Last Weekend: When We Ruled H-Town Showcase at Fitzgerald's
Note: It took us a little while to track down pictures from the show. Thanks again to Mr. Adler for letting us use his. -- Ed.
An interesting experiment happened in Houston over the weekend. Before Houston's top performers of 2012 took over ten downtown venues Sunday for the Houston Press Music Awards showcase extravaganza, a bunch of their counterparts from 1992 had their own thing going on across town.
To celebrate the release of When We Ruled H-Town, the new documentary about Houston's '90s rock scene by J. Schneider, Brent Himes and Robbie Conley, the filmmakers tracked down a slew of the old bands featured in the movie to relive a few glory days at Fitzgerald's. The goal seemed to be nothing less than to disappear back in time for two nights into a scene mostly forgotten until now.
That sounds excellent in theory, but the '90s were a long-ass time ago. Could these old dudes really still get onstage without embarrassing themselves? And would anybody care?
Both questions were immediately answered with a resounding "Hell, yes." It was a little astonishing how little rust was evident from musicians who in some cases hadn't been onstage together in more than 15 years. Keeping the sets short was probably a wise decision, but more than one act looked capable of stepping in and blowing the young whippersnappers at the HPMAs on Sunday off the stage.
When I arrived not long after the doors opened Friday night, the few people who'd already shown up were all clustered around the deadhorse merch. As it happened, the legendary horse went on first upstairs, which seemed a bit odd. No matter. Just like the old days, they drew the biggest crowd of the weekend for their set, and people went off hard.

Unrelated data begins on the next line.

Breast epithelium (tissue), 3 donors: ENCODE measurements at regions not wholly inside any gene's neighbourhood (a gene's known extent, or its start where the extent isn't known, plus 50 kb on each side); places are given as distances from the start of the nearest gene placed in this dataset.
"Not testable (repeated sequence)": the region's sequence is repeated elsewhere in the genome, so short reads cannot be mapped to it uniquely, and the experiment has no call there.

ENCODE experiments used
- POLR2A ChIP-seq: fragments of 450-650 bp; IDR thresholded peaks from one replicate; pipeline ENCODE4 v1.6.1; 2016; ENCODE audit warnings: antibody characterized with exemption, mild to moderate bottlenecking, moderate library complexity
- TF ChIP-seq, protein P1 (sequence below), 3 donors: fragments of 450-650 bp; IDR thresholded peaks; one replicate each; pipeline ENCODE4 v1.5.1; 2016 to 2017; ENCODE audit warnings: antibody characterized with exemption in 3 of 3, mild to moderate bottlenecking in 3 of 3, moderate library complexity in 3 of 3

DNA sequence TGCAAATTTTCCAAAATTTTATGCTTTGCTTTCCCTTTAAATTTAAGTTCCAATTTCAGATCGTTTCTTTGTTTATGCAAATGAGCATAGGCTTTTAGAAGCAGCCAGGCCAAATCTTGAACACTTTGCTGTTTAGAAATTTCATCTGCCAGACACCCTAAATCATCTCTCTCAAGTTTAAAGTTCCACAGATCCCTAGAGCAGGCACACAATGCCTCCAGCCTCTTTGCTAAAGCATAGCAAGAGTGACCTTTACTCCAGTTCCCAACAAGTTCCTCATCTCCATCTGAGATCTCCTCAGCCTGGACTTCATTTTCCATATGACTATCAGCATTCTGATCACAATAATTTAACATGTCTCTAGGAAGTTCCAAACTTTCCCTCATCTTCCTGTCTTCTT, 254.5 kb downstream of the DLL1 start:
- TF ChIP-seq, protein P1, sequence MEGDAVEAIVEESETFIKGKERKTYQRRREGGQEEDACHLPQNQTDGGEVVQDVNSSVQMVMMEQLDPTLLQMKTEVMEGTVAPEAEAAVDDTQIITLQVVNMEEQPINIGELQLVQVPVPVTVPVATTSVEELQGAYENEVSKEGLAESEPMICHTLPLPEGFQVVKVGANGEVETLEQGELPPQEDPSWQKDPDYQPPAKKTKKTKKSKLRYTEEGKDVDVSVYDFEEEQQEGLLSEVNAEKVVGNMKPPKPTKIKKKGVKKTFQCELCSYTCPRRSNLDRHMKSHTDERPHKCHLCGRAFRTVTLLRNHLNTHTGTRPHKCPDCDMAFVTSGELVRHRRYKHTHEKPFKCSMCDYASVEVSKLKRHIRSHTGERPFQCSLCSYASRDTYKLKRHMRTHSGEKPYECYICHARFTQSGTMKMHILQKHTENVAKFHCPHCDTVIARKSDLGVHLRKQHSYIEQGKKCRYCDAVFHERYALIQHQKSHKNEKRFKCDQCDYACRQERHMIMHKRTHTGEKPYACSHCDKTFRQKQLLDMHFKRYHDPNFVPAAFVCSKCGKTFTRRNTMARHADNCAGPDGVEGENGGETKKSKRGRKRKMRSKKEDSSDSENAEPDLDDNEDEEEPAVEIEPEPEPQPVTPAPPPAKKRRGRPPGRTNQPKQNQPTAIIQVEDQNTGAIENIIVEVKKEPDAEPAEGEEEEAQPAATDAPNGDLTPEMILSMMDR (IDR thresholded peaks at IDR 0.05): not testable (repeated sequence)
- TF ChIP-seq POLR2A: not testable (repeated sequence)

With Mike Argo handling vocals, this wasn't a reunion of the band's classic lineup. Most headbangers didn't care. One shaggy graybeard near me muttered, "That ain't deadhorse," between songs, but even he seemed to come around after "World War Whatever."
Put simply, it's not every goddamn day in 2012 that you get to see deadhorse cover "Rock Lobster." Every show they play is a big deal.
The crowd-surfing got so intense at one point that the stage bouncers got into a shoving match with the audience in an attempt to keep fans off the monitors. Guess who won that one.
After an encore, a couple deadhorse fans on the patio complained to me that the set was too short. They felt ripped off. If they stuck around, they got more than their money's worth.
Deadhorse may have been the Kings of the Axiom, but there were a lot of heavy bands drawing crowds back then, and as I was about to learn, many of them can still go.
I'd never heard of bands like Manhole, Tread and Wishbone Bush before watching the doc -- I was 12 years old and half a state away during their heyday. The endless smiles, hugs and handshakes onstage and in the crowd -- and even a few tears -- let me know that they hadn't been forgotten by the people who were there.